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One euro a year for the space

60 years ago, Soviet cosmonaut Yuri Gagarin became the first space traveler. The Soviet Union took the lead over the United States that lasted for years. Today, a space race is taking place between the United States and China.

Chinese President Xi Jinping wants his country to become a superpower in space by 2049. China has recently landed on the far side of the moon, and will land on Mars in the coming weeks, building its own space station and working on a satellite system for navigation and Earth observation.

The United States mobilizes and supports its own private sector. SpaceX, led by Tesla chief Elon Musk, transports passengers and cargo to and from the International Space Station (ISS), but the aspirations of the American visionary reach at least Mars.

But what about Europe? For every $ 15 the United States spends on space research and exploration, the European Space Agency (ESA) spends about 1. In 2019, member states increased the European Space Agency’s budget by a third to € 2 billion for three years. That’s 1.20 euros per European citizen per year, says Didier Schmidt of the European Space Agency. He is the leader of the ESA Group for Strategy and Coordination for the Human Spaceflight and Robotic Exploration Program.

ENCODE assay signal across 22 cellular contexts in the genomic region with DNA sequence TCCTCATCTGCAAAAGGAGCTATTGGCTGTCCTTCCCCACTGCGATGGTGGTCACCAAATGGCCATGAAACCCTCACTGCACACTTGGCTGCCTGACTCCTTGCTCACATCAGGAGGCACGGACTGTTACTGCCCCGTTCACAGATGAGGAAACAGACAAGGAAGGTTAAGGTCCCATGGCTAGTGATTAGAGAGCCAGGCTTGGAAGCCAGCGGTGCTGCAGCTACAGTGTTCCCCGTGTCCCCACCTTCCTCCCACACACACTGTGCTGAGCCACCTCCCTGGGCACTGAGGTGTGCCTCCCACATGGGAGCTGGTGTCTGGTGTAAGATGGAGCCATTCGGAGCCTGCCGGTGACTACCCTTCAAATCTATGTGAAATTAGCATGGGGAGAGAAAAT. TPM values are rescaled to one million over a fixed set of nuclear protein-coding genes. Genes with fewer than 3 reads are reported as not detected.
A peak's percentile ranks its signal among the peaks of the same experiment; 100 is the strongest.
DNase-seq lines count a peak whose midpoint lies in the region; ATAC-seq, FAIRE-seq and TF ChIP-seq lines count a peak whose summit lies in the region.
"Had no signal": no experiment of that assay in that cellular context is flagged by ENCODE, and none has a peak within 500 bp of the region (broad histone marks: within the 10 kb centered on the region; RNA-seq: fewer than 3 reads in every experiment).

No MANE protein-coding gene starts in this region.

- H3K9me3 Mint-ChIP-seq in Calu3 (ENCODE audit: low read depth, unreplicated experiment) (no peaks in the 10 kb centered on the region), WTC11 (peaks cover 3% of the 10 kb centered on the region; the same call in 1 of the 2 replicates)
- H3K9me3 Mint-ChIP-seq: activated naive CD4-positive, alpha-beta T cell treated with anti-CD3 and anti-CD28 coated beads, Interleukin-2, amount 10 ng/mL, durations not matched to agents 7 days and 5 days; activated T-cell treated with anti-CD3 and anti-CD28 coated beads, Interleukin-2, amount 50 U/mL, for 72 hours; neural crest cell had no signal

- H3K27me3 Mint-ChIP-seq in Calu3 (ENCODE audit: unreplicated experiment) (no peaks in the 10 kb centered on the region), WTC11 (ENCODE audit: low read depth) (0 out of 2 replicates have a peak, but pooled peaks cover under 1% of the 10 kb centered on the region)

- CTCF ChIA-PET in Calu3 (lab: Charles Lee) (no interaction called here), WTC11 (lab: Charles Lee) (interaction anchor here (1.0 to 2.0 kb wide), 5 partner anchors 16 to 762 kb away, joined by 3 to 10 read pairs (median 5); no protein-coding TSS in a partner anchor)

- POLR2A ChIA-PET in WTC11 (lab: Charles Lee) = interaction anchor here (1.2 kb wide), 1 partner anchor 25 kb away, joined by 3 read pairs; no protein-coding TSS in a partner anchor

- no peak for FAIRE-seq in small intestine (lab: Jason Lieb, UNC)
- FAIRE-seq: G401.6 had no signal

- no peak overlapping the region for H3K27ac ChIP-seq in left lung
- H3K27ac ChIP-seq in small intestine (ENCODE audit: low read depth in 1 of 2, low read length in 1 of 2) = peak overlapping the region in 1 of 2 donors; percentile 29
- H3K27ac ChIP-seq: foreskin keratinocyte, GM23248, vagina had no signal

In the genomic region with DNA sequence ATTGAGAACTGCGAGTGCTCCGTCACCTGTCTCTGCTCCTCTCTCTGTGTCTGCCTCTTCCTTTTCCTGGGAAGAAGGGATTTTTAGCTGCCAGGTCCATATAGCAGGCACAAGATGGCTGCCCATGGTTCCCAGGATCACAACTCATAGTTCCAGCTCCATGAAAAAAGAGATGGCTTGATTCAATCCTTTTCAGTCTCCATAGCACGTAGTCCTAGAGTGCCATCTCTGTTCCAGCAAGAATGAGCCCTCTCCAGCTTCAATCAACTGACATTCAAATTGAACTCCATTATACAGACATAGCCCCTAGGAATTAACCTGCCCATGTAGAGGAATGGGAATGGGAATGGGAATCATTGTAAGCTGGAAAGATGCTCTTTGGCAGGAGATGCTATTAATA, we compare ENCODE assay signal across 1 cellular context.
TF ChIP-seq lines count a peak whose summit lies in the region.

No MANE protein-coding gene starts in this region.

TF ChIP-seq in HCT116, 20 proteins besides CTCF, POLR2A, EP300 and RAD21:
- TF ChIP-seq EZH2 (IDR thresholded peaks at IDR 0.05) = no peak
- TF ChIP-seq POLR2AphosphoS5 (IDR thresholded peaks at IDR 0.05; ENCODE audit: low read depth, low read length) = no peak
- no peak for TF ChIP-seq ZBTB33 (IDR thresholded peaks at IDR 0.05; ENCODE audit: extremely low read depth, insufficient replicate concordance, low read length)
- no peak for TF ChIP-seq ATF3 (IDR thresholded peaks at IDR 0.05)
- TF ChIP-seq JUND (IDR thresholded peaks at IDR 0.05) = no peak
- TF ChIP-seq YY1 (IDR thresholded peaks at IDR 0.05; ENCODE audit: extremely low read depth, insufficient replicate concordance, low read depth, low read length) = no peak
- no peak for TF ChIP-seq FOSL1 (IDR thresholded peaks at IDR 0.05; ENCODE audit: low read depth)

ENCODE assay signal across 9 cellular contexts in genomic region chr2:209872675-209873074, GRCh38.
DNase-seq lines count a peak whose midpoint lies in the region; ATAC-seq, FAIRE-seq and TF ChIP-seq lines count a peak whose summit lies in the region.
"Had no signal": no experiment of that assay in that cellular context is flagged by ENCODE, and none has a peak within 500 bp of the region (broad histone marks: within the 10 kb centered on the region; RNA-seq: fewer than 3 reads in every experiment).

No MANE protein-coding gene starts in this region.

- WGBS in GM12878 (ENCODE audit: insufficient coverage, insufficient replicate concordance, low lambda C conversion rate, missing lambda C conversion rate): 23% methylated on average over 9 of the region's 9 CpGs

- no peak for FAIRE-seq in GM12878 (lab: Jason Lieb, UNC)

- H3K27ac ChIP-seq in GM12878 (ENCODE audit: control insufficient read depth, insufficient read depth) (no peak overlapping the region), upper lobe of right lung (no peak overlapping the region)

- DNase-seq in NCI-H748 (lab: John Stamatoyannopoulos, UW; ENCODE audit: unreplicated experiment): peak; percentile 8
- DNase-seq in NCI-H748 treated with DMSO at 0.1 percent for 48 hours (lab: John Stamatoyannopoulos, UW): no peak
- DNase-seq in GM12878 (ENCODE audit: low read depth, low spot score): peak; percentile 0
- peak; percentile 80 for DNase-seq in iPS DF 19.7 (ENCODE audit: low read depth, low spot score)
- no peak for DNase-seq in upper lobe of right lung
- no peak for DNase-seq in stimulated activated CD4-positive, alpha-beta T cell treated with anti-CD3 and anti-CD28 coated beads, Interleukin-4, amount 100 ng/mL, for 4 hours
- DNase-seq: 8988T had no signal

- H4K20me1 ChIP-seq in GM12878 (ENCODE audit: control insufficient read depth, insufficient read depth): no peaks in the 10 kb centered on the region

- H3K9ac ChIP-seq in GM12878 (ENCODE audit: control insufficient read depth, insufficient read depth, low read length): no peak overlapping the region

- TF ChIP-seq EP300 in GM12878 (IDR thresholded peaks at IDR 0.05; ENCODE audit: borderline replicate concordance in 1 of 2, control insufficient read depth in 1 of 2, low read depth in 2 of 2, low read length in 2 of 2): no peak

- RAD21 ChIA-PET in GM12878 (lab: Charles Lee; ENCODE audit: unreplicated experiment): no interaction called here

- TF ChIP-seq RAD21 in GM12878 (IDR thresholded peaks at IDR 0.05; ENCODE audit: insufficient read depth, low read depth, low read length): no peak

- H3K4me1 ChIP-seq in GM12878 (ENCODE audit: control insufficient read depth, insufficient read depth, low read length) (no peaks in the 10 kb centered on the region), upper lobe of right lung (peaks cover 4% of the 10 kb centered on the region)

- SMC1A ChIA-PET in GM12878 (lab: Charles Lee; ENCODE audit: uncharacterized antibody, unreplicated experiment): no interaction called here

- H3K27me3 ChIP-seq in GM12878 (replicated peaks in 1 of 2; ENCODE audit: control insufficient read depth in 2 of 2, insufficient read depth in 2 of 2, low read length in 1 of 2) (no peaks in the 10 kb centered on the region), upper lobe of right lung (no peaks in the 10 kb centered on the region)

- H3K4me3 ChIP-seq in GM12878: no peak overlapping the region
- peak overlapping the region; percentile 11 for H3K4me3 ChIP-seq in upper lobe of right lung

John F. Kennedy

On Monday, the SCK-CEN Research Institute held a conference marking the 60th anniversary of Gagarin’s space flight. Joseph Ashbacher, Director General of the European Space Agency, said he hopes to hold a summit with the European Commission and European heads of state and government in the spring of next year. At that summit there should be clarity about European ambitions in space. Aschberger hopes it will be equivalent to President John F. Kennedy at Rice University in which he announced in September 1962, more than a year after Gagarin space flight, that he would send Americans to the Moon.

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Space presents us with severe challenges. And we managed to achieve technological breakthroughs.

But isn’t the race really all about prestige and politics? Schmidt answered with a nice story. Suppose you and your family must stay home for three years. You can’t open windows either. You have to use technology for everything: food, oxygen, waste recycling, telemedicine and virtual reality.

Space puts us up for these kinds of extreme challenges. One way or another, get these humans to make technological breakthroughs. The breakthroughs proved significant as well, especially on the ground. Perhaps it should be more valuable to us than the annual euro per citizen.

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